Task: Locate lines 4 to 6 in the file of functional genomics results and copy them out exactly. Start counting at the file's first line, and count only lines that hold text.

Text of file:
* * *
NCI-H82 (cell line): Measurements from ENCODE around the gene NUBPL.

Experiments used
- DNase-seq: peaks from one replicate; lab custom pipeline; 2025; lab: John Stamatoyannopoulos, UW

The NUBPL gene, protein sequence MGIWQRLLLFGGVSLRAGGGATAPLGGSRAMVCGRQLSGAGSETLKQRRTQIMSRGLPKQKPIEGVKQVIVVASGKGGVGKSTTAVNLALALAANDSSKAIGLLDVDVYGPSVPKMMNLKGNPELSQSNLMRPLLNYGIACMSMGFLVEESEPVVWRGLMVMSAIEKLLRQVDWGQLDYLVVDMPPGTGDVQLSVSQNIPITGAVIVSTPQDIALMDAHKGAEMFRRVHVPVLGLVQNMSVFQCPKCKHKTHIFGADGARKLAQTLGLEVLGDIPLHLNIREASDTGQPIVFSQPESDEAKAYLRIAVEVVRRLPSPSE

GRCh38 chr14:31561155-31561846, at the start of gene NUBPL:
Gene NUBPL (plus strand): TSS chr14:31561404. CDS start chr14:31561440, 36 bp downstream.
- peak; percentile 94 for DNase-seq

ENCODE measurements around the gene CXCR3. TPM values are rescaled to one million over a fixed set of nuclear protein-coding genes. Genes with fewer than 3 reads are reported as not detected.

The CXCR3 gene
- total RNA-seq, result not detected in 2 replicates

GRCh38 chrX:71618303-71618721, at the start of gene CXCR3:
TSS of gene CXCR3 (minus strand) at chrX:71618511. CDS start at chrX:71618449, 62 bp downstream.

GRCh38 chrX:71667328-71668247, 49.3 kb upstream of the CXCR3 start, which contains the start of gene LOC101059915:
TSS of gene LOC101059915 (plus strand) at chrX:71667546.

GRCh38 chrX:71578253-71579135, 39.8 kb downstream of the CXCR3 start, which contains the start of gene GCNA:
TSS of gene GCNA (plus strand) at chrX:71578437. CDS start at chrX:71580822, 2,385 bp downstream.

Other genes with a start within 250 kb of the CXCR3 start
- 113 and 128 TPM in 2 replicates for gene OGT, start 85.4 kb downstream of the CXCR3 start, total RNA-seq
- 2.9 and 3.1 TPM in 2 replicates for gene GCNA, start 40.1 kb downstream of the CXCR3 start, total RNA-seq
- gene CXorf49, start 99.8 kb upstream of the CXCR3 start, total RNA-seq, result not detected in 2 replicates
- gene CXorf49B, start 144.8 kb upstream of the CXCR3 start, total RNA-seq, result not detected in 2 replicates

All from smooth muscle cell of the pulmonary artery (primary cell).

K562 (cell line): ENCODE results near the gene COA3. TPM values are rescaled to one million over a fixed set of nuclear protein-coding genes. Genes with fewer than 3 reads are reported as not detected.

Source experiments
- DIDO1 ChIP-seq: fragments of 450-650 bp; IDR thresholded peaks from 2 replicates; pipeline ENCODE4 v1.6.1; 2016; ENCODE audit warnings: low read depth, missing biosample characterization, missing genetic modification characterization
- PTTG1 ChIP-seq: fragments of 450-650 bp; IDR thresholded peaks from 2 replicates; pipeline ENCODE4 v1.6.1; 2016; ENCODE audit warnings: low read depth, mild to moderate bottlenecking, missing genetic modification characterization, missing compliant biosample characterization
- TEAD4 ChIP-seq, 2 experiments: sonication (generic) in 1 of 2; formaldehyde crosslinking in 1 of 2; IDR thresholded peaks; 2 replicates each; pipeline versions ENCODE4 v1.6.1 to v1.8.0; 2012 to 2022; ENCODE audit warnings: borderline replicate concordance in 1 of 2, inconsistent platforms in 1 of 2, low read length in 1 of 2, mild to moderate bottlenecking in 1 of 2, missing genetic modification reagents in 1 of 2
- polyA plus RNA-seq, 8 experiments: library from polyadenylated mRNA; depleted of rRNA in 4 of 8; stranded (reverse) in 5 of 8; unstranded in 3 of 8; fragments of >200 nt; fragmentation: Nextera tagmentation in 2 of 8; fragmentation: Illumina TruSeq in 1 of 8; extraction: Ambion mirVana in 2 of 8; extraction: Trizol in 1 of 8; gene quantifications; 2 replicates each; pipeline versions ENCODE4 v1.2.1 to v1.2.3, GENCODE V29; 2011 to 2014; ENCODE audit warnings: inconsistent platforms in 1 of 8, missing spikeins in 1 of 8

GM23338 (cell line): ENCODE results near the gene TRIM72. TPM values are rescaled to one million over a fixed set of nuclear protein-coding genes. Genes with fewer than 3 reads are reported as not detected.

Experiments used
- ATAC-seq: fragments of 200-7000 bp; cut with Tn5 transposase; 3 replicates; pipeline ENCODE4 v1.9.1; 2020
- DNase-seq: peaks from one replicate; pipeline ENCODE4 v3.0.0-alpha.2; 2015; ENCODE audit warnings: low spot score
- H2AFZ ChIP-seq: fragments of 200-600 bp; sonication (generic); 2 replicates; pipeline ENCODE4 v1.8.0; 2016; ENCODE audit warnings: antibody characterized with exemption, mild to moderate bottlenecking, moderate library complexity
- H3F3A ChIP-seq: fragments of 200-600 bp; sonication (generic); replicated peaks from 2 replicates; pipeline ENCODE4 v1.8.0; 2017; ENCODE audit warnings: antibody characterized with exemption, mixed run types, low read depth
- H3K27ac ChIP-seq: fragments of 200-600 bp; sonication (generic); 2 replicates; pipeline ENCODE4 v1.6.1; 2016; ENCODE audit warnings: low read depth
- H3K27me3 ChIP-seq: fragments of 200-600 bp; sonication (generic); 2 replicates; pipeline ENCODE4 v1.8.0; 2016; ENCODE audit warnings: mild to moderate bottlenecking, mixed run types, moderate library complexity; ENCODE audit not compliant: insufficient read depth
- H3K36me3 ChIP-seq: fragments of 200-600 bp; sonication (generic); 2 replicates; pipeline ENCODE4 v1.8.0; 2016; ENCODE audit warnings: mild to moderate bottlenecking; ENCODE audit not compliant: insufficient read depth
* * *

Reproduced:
The NUBPL gene, protein sequence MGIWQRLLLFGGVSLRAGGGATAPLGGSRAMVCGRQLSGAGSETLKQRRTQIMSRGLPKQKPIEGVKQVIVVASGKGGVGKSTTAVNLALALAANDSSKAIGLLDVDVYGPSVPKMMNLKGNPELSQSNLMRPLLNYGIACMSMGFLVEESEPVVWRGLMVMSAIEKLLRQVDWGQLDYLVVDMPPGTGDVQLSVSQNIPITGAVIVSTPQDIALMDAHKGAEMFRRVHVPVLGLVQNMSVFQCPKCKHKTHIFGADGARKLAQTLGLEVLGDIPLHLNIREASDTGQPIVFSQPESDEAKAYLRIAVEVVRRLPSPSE

GRCh38 chr14:31561155-31561846, at the start of gene NUBPL:
Gene NUBPL (plus strand): TSS chr14:31561404. CDS start chr14:31561440, 36 bp downstream.